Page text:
More areas of California must impose restrictions on businesses to try to curb a resurgence of the coronavirus that has hospitalizations rising as they did in June when the state imposed a statewide mask requirement, state officials said Tuesday.
Three of California’s largest counties are among 11 statewide with sufficiently high numbers of infections to trigger state-mandated limits on business operations. Meantime, San Francisco, which has the lowest virus case rates among California’s major cities, voluntarily imposed new restrictions, including a ban on indoor dining.
San Diego, Sacramento and Contra Costa counties all moved backwards in the state’s four-tiered system for reopening, which is based on virus case and infection rates.
“We are certainly seeing, almost all across the state, an upward trajectory,” said Dr. Mark Ghaly, the state’s secretary of health and human services. If trends don’t ease by next week, he said, “over half of California counties will have moved into a more restrictive tier.”
Every Tuesday the state updates its 58 counties’ progress toward reopening. The lower the cases and positivity rate, the fewer restrictions there are for businesses and certain activities in that county.
Thirty-eight of California’s counties were in the most restrictive tier when the state launched the new system at the end of August. That number fell to 10 as case rates declined statewide into October but now is at 12, including four of the five largest counties — Los Angeles, San Diego, Riverside and San Bernardino.
The state’s average number of daily cases, hospitalizations and intensive care cases began rising in mid-October. The rate of infections climbed from 2.9% two weeks ago to a new seven-day average of 4.2%.
“We hadn’t seen test positivities above 4 since the end of August, early September,” Ghaly said.
California imposed the nation’s first statewide stay-home order in March. Cases plateaued in early spring, then began sharply rising in June after much of the state’s economy was reopened.
Shutdowns were ordered and cases peaked mid-summer, then began a sharp decline until last month. Hospitalizations have risen more then 25% in the past two weeks to more than 3,000, where they were when the June spike occurred but far below the high-water mark of more than 7,000 in July.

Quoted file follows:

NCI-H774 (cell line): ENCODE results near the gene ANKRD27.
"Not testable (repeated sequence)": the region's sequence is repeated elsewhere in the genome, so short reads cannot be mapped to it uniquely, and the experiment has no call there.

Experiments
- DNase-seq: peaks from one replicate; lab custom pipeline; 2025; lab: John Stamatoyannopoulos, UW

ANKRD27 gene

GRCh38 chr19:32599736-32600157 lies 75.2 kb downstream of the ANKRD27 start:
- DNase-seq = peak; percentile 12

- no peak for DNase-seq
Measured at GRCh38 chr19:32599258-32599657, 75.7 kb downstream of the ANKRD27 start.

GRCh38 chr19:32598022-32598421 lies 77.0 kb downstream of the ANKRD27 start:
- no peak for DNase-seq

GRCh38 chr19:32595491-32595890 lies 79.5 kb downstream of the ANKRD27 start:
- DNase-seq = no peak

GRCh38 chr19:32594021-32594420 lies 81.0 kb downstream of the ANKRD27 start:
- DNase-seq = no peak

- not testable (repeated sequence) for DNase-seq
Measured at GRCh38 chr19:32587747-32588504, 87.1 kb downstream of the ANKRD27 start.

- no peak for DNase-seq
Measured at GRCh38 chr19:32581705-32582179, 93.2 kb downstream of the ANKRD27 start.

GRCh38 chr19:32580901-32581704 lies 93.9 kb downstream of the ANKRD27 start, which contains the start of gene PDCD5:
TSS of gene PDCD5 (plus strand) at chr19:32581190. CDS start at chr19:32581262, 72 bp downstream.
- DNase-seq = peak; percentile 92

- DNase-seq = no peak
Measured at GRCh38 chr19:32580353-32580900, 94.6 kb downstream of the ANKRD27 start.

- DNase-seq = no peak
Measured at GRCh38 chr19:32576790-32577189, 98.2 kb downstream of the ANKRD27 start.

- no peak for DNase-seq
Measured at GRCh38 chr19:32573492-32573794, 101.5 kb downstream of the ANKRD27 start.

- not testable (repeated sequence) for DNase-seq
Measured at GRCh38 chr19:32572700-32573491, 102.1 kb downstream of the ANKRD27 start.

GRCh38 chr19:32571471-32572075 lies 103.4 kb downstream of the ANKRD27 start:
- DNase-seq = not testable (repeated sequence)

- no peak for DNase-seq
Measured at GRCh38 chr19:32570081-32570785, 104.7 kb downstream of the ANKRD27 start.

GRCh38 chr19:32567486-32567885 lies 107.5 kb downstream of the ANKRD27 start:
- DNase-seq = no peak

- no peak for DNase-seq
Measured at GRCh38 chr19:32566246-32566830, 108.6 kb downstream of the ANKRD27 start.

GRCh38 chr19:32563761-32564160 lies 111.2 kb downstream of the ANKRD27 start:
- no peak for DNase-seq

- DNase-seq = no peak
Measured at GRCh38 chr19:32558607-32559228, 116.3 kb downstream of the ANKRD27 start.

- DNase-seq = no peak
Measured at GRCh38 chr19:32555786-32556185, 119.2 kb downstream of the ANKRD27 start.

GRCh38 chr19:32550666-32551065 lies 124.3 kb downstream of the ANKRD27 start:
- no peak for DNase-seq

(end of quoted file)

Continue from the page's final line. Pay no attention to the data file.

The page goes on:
Residents of San Diego County, California’s second most populous with 3.3 million people and an over-achiever among large counties for much of the pandemic, “got lulled into complacency,” Supervisor Nathan Fletcher said. “Unfortunately, COVID-19 doesn’t get complacent, it doesn’t get fatigued, it doesn’t get tired.”
But it’s not just major population centers that are seeing increases. Rural Modoc, Siskiyou and Trinity counties in far Northern California moved one step back from the least restrictive categories.
The new restrictions bring increased dilemmas for restaurants, houses of worship and other businesses and institutions that must keep activities outside just as California’s wet, windy and cooler winter arrives. Schools may have to continue remote instruction instead of renewing in-person classes.
Health officials largely blame gatherings of family and friends for the increases. While the infection rate in the nation’s most populous state remains much lower than the country as a whole, they fear the trend will accelerate as relatives gather for the holidays and spend more time inside during winter months.
“We’re seeing groups of people gather indoors and coming into close contact for longer periods of time,” Humboldt County Deputy Health Officer Dr. Josh Ennis said. “We’ve been talking about the confluence of COVID and colder weather for months, and now that time is here.”
The problem is worse among adults 18-34, who tend to carpool, work in closer proximity and “be a little more social,” said Stanislaus County Public Health spokeswoman Kamlesh Kaur.
San Francisco, which has from the start of the pandemic taken a very aggressive approach to combatting the virus, announced Tuesday it will halt indoor dining starting Saturday, including at food courts and restaurants and at bars that serve food. High schools that have not yet reopened indoors will not be able to do so and gyms and movie theaters will have to cut back capacity.
“Making a decision to support opening a business, and then asking that business to close, it is heartbreaking, it is very, very unfortunate, but it is necessary,” Mayor London Breed said.
Associated Press writers John Antczak in Los Angeles, Adam Beam in Sacramento, Elliot Spagat in San Diego and Janie Har in San Francisco contributed to this report.
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